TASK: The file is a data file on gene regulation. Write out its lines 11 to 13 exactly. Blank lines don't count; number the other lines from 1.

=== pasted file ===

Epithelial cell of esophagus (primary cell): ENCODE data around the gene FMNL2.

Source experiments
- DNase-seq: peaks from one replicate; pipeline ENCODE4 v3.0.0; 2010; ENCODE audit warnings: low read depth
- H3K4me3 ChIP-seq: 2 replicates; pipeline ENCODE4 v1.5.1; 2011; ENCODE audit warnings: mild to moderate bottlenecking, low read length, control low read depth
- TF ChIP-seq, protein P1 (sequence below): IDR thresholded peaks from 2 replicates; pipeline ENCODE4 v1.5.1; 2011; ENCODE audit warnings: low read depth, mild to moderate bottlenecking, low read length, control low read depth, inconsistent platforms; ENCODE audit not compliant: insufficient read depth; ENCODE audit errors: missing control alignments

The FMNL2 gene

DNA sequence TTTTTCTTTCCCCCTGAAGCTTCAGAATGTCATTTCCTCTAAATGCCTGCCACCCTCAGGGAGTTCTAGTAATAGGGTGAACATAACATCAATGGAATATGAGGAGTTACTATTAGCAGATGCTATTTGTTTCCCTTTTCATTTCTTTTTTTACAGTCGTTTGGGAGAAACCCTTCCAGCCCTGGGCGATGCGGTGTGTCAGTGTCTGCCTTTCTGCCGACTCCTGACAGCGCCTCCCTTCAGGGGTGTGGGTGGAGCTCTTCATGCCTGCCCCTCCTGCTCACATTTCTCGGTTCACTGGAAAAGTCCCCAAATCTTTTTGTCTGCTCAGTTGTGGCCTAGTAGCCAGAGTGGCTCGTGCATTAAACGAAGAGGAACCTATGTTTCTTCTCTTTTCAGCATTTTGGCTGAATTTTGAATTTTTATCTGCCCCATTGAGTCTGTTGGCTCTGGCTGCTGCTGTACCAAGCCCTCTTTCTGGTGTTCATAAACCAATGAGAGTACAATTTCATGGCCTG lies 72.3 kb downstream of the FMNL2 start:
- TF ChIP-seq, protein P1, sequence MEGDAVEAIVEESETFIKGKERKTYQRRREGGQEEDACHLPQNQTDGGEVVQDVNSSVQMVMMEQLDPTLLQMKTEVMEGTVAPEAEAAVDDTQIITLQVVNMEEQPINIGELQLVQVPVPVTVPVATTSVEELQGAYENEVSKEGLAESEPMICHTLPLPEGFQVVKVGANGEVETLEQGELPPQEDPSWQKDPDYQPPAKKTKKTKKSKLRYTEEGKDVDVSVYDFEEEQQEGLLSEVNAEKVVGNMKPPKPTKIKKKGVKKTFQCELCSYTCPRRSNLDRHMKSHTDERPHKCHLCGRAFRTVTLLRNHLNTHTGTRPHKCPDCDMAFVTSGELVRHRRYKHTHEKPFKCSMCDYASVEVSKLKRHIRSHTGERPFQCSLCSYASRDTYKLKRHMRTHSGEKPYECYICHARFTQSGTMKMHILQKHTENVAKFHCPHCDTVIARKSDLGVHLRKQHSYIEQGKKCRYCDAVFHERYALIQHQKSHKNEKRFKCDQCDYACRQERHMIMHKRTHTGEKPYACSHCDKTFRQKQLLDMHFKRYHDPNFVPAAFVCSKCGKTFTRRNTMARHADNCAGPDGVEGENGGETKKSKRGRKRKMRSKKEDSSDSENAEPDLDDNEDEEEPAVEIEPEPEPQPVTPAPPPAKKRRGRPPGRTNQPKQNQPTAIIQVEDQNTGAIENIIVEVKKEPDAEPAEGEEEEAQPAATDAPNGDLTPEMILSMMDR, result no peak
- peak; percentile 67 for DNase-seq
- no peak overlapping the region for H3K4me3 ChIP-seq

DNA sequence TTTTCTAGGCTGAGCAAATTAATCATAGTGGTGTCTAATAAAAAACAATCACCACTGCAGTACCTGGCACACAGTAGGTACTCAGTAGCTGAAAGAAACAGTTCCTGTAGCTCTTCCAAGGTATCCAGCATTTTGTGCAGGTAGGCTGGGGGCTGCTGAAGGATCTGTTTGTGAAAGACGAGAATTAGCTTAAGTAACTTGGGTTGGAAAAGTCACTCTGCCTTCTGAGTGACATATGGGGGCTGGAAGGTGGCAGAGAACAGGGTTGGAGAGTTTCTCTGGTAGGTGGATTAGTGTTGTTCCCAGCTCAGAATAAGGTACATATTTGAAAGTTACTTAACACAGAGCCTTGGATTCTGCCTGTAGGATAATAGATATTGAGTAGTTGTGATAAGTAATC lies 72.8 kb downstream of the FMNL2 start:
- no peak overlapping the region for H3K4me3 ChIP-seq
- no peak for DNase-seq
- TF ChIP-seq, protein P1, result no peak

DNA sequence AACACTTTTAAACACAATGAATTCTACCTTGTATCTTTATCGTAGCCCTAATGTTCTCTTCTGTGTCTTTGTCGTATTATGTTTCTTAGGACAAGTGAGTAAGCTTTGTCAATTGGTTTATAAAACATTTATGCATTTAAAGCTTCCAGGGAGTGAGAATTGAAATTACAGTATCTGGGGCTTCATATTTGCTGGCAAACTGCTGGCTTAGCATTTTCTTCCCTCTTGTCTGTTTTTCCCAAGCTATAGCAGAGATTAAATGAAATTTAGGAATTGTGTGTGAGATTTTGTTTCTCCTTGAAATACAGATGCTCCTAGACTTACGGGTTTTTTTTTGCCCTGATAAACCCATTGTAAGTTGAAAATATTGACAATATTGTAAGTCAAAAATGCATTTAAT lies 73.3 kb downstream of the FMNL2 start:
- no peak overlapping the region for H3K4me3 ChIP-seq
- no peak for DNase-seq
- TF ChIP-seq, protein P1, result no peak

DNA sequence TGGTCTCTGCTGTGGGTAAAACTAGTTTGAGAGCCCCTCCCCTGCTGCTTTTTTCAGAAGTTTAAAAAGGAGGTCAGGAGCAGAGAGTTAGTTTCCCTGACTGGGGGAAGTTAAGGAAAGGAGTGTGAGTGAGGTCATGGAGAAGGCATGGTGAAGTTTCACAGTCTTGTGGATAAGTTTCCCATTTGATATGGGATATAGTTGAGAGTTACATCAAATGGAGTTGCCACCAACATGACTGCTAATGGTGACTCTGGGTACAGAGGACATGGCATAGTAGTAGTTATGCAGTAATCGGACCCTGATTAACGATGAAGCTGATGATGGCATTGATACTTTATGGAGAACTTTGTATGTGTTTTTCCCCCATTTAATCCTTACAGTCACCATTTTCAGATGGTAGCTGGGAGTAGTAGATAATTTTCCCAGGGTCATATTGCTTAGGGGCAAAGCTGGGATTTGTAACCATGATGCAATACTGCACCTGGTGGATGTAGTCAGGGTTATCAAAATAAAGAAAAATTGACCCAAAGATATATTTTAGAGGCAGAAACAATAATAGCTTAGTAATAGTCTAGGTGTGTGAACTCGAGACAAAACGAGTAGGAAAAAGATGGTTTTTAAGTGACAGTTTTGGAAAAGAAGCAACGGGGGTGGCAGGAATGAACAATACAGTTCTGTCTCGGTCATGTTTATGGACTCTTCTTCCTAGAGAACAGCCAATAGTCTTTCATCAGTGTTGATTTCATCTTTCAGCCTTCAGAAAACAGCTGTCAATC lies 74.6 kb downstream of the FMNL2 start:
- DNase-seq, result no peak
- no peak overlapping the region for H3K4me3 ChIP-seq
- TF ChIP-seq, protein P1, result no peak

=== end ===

DNA sequence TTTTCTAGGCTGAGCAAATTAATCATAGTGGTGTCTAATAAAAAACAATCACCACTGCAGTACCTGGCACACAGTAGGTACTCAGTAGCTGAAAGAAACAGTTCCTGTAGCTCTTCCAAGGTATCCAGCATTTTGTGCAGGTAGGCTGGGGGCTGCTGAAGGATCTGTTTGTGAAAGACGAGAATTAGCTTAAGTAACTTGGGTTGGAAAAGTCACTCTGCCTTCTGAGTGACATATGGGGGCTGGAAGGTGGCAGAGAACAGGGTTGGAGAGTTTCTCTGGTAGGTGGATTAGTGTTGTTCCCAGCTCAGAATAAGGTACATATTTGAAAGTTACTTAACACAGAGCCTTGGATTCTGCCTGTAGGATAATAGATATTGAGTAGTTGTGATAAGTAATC lies 72.8 kb downstream of the FMNL2 start:
- no peak overlapping the region for H3K4me3 ChIP-seq
- no peak for DNase-seq